FIGS. 1-4 are side views, in cross section, of various aromatized substrates according to the invention.
Aroma is the volatile portion of a medium that can be perceived by the nasal passage. Food aroma can be derived from a botanical, animal or ocean source. For a meal the aroma is preferably selected from a group consisting of savory based flavors or aromatics (e.g. poultry, fish, meat, vegetables, spices, fermented dairy products). For desserts the aroma is preferably selected from sweet based flavors.
In the present context, a sealant is a substance added to a package component that allows one package component (such as lid stock or a label) to attach to another (such as a tray or lid-stock). The substance can typically be activated by the addition of heat, liquid or pressure, and may be fused or peelable. Sealant of the present invention is heat sensitive. A suitable sealant allows the aroma to be released at temperatures above ambient and at about 100° C. or below. It is preferred that the sealant does not release the aroma unless the temperature is elevated to above about 40° C. Sealants, which have shown to be useful, are amorphous polyethylene tetraphlate based (APET), Ethyl Vinyl Acetate based (EVA) or acrylic based pressure sensitive sealants. Most preferred is APET, a material that has been shown to provide a high degree of aroma intensity when the package is heated.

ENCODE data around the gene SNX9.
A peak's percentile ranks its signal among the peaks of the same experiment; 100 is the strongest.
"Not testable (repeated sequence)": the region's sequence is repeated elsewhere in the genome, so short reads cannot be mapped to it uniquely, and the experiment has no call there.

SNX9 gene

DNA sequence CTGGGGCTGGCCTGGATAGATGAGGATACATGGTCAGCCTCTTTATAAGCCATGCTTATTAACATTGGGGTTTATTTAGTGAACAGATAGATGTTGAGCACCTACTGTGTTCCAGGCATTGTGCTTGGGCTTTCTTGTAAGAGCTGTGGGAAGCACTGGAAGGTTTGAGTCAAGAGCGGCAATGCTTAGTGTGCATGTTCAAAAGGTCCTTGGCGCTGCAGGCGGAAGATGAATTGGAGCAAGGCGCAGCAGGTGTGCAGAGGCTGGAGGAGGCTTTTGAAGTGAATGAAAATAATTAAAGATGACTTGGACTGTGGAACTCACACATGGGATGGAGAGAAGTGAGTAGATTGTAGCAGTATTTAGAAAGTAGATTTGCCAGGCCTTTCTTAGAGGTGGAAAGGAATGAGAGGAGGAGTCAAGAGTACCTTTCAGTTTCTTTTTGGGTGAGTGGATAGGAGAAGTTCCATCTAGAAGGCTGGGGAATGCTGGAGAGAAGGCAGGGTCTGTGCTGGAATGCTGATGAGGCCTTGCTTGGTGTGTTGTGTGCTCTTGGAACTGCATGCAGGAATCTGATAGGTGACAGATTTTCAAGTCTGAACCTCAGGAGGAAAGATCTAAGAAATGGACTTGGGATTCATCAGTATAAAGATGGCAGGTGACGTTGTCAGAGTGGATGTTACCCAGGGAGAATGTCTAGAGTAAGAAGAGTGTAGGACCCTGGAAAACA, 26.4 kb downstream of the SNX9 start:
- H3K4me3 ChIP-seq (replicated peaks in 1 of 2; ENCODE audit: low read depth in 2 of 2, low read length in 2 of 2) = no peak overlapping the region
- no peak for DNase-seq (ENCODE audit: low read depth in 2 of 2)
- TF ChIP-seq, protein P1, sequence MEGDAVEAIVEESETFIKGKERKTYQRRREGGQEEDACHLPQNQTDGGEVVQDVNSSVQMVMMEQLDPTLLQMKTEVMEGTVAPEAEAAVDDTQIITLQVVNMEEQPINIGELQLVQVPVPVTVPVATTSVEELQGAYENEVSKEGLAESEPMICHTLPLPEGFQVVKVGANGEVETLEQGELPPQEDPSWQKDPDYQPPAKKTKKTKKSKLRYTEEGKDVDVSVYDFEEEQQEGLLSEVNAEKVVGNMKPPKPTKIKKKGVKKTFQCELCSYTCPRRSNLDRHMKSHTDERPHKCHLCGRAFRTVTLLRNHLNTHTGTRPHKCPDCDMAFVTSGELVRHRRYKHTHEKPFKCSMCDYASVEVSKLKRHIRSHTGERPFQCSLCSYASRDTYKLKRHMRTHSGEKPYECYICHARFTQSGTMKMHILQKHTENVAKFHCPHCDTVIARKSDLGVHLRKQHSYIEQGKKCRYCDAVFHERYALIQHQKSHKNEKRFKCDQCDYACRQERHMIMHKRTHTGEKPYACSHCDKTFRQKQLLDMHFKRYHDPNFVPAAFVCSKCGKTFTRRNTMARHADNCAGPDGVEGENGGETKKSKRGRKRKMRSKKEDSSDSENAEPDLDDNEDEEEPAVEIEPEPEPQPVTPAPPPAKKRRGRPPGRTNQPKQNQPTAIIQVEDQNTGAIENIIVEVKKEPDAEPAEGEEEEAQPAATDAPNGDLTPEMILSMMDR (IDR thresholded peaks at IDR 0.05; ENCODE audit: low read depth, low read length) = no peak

In the context of this invention, a solvent is a polar or non-polar substance added to an aroma as a delivery system or a diluent. Preferably, the solvent is selected from a group consisting of fixed oils (e.g. Soy-oil, Peanut oil, MCT oil) or Mono-, di- or tri-hydric molecules (e.g. Ethanol, propylene glycol or glycerin)or a combination thereof. Ethanol has been found to be the most preferred solvent giving a high degree of aroma intensity when the package is heated.
It has been found that the range of aroma incorporations in the final frozen food package with a substrate should be such a flavor load is between 15 and 100 ppm of active ingredient per frozen entree to perceive aroma during microwave heating. A preferred flavor load is between 45 and 100 ppm of active ingredient per frozen entree. To accomplish this coat weights and diluents/solvents may be varied.